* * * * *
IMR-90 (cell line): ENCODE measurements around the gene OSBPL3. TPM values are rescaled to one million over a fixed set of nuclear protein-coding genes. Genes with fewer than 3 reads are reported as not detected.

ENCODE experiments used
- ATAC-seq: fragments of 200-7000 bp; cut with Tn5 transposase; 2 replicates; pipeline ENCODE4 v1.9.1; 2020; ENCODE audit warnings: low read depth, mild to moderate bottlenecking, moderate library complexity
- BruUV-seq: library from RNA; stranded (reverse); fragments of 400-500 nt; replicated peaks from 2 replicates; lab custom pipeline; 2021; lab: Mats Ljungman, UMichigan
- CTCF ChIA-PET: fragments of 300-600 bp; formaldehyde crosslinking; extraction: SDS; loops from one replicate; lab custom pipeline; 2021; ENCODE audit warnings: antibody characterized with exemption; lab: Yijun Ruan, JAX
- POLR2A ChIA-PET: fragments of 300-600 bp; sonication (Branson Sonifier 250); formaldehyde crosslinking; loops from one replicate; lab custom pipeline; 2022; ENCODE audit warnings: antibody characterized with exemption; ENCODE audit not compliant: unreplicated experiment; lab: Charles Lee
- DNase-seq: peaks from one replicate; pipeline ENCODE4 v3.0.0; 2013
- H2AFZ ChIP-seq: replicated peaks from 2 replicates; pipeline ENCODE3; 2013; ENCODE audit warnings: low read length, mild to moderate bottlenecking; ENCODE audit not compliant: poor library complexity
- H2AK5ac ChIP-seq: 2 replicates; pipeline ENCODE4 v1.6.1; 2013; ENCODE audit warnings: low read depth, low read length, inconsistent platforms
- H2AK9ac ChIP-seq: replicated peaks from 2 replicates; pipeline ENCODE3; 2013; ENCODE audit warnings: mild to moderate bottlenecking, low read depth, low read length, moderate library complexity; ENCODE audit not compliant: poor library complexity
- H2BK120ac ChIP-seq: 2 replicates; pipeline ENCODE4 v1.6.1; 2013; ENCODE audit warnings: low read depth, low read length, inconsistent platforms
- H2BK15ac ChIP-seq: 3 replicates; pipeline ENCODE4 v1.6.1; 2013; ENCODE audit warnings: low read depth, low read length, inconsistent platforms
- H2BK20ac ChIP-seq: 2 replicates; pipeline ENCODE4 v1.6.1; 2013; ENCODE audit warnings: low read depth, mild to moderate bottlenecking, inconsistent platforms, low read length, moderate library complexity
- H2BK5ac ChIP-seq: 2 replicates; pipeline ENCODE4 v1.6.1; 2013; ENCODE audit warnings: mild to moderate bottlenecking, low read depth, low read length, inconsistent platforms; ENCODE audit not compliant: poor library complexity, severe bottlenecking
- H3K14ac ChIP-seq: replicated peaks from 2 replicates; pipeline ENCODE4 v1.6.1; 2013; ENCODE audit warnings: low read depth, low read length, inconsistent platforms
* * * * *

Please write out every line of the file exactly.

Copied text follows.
IMR-90 (cell line): ENCODE measurements around the gene OSBPL3. TPM values are rescaled to one million over a fixed set of nuclear protein-coding genes. Genes with fewer than 3 reads are reported as not detected.

ENCODE experiments used
- ATAC-seq: fragments of 200-7000 bp; cut with Tn5 transposase; 2 replicates; pipeline ENCODE4 v1.9.1; 2020; ENCODE audit warnings: low read depth, mild to moderate bottlenecking, moderate library complexity
- BruUV-seq: library from RNA; stranded (reverse); fragments of 400-500 nt; replicated peaks from 2 replicates; lab custom pipeline; 2021; lab: Mats Ljungman, UMichigan
- CTCF ChIA-PET: fragments of 300-600 bp; formaldehyde crosslinking; extraction: SDS; loops from one replicate; lab custom pipeline; 2021; ENCODE audit warnings: antibody characterized with exemption; lab: Yijun Ruan, JAX
- POLR2A ChIA-PET: fragments of 300-600 bp; sonication (Branson Sonifier 250); formaldehyde crosslinking; loops from one replicate; lab custom pipeline; 2022; ENCODE audit warnings: antibody characterized with exemption; ENCODE audit not compliant: unreplicated experiment; lab: Charles Lee
- DNase-seq: peaks from one replicate; pipeline ENCODE4 v3.0.0; 2013
- H2AFZ ChIP-seq: replicated peaks from 2 replicates; pipeline ENCODE3; 2013; ENCODE audit warnings: low read length, mild to moderate bottlenecking; ENCODE audit not compliant: poor library complexity
- H2AK5ac ChIP-seq: 2 replicates; pipeline ENCODE4 v1.6.1; 2013; ENCODE audit warnings: low read depth, low read length, inconsistent platforms
- H2AK9ac ChIP-seq: replicated peaks from 2 replicates; pipeline ENCODE3; 2013; ENCODE audit warnings: mild to moderate bottlenecking, low read depth, low read length, moderate library complexity; ENCODE audit not compliant: poor library complexity
- H2BK120ac ChIP-seq: 2 replicates; pipeline ENCODE4 v1.6.1; 2013; ENCODE audit warnings: low read depth, low read length, inconsistent platforms
- H2BK15ac ChIP-seq: 3 replicates; pipeline ENCODE4 v1.6.1; 2013; ENCODE audit warnings: low read depth, low read length, inconsistent platforms
- H2BK20ac ChIP-seq: 2 replicates; pipeline ENCODE4 v1.6.1; 2013; ENCODE audit warnings: low read depth, mild to moderate bottlenecking, inconsistent platforms, low read length, moderate library complexity
- H2BK5ac ChIP-seq: 2 replicates; pipeline ENCODE4 v1.6.1; 2013; ENCODE audit warnings: mild to moderate bottlenecking, low read depth, low read length, inconsistent platforms; ENCODE audit not compliant: poor library complexity, severe bottlenecking
- H3K14ac ChIP-seq: replicated peaks from 2 replicates; pipeline ENCODE4 v1.6.1; 2013; ENCODE audit warnings: low read depth, low read length, inconsistent platforms